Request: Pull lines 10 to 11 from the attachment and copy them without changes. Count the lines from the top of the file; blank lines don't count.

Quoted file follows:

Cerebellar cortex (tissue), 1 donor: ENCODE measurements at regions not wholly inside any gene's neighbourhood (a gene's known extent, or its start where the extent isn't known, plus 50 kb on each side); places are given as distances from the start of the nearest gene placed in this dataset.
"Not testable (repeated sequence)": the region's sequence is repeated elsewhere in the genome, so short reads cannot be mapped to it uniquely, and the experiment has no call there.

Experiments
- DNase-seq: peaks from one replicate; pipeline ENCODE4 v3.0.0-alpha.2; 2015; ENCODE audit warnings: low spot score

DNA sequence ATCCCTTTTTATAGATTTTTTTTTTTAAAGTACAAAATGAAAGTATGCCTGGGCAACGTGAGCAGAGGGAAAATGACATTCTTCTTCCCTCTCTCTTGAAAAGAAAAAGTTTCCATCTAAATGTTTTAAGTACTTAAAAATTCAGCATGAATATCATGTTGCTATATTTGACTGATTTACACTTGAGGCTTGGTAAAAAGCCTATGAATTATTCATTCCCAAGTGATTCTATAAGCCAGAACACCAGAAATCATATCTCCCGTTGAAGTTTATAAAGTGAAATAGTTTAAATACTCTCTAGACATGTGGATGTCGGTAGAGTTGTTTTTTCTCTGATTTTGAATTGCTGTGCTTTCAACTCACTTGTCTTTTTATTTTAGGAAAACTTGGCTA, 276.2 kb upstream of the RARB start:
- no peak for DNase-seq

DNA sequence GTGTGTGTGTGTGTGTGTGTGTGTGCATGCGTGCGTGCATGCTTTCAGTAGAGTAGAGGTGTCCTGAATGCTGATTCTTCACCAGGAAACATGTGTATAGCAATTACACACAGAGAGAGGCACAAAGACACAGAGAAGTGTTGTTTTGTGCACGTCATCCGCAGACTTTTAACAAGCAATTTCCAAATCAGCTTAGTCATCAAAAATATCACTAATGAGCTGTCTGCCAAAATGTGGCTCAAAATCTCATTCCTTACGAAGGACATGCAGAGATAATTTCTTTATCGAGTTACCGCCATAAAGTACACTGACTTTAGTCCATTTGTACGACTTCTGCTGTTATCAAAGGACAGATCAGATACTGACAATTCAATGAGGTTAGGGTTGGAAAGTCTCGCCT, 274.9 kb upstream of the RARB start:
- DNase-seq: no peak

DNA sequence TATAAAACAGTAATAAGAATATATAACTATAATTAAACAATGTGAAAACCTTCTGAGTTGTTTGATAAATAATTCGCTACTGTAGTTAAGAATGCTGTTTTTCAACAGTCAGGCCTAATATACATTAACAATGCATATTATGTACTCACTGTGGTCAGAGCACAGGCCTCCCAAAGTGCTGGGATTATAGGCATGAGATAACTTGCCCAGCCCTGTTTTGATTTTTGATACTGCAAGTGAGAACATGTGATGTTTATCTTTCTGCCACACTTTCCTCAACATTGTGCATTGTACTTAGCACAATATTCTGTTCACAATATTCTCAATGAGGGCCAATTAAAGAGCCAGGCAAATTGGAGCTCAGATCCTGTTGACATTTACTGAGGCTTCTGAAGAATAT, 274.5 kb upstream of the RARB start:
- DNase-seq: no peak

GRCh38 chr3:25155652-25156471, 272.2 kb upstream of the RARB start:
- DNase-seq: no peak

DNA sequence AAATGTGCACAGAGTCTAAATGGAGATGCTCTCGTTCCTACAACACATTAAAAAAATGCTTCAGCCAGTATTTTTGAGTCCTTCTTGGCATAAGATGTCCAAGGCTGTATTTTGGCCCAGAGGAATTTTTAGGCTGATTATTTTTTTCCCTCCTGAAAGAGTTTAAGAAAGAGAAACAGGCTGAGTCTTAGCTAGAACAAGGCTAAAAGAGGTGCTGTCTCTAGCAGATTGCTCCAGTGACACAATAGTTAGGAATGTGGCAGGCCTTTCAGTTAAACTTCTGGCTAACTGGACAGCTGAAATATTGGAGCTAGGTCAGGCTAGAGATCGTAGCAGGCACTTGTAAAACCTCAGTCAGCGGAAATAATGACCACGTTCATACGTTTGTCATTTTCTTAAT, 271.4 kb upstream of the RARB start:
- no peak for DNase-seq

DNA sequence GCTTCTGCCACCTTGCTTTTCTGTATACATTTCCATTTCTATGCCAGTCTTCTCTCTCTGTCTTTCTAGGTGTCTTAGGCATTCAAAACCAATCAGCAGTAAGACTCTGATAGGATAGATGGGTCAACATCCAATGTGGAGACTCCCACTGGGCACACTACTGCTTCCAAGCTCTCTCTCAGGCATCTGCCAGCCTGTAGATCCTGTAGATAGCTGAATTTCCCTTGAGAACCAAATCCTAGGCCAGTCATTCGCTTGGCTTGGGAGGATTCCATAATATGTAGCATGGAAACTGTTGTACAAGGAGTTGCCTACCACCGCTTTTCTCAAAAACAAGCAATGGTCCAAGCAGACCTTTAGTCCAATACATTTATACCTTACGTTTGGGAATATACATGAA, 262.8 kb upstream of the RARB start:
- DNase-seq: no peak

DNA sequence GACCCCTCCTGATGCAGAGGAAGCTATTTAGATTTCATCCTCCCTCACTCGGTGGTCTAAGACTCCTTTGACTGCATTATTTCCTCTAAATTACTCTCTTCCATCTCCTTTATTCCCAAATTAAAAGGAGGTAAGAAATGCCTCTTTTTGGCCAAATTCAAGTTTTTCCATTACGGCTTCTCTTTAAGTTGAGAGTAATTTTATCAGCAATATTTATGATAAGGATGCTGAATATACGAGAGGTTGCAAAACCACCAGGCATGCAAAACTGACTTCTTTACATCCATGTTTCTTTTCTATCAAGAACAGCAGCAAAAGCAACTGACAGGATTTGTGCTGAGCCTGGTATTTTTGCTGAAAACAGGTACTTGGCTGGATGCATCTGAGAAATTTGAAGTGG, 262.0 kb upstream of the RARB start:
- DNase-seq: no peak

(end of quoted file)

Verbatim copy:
- DNase-seq: no peak

GRCh38 chr3:25155652-25156471, 272.2 kb upstream of the RARB start: